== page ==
3. Consult a specialist in removing and preventing rodents from living inside your home.

How to prevent rodent poisoning in dogs:

  • The easiest way to prevent poisoning your pet is to not use rodent poison in your home or surrounding area. However this may not be feasible for those living in highly populated rodent areas.
  • Enclose the rodent poison in contraptions designed just for rodents that aren’t accessible to pets. These are simple devices that the rodent has to crawl into to eat the poison and can help prevent your pet from doing so.
  • You can also try mouse/rat traps, but these are also not completely fool-proof to pets. One curious snout or paw can easily get snapped in a mouse trap.
  • Know the ingredients in your poison(s) and the symptoms of poisoning in your pet. The symptoms may take a while to show but early detection is key for saving their life.

What questions do you have about rodent poisoning in pets? Have you ever experienced a pet ingesting rodent poison?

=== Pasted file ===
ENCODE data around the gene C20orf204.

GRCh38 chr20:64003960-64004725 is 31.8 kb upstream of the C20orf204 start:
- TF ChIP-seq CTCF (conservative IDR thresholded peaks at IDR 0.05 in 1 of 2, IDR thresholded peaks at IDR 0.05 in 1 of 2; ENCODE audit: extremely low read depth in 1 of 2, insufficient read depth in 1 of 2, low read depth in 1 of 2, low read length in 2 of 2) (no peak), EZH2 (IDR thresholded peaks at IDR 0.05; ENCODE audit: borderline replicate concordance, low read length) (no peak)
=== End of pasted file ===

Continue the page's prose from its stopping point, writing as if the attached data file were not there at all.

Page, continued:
How to Prevent Dog Dehydration

The Hydration Station

Great summer pet care entails keeping your pet well hydrated at all times, especially during the heat of the day. There are many articles describing the health benefits of humans increasing their water consumption and the same goes for our furry friends. Keeping your pet hydrated can keep them healthy and less likely to experience heat strokes. Here’s a list of the top 5 ways to prevent dog dehydration:

  1. Good quality water is most important. A rule of thumb I like to tell pet parents is if you wouldn’t drink the water, then don’t expect your pet to. This is not to say we need to give them expensive, bottled water; rather we should ensure their water is up to our standards. Some well water, city water, and rural water can still be of good quality and great options for our pets.
  2. Fresh water is needed at all times. Giving your pet good quality water can turn to an effort-wasted if it isn’t replenished daily. Refreshing their water daily encourages them to drink it.
  3. Make it available at all times. This may seem like an obvious tip, but it can be a forgotten one. Pets that are able to go inside and outside will need two sources of fresh water that are refreshed daily. Sometimes, we can forget to refresh one or the other. Depending on your schedule, some dogs may need water while they are in their crate. It would be a great topic to discuss with your pet’s veterinarian and there are several devices designed for making water available to crated pets.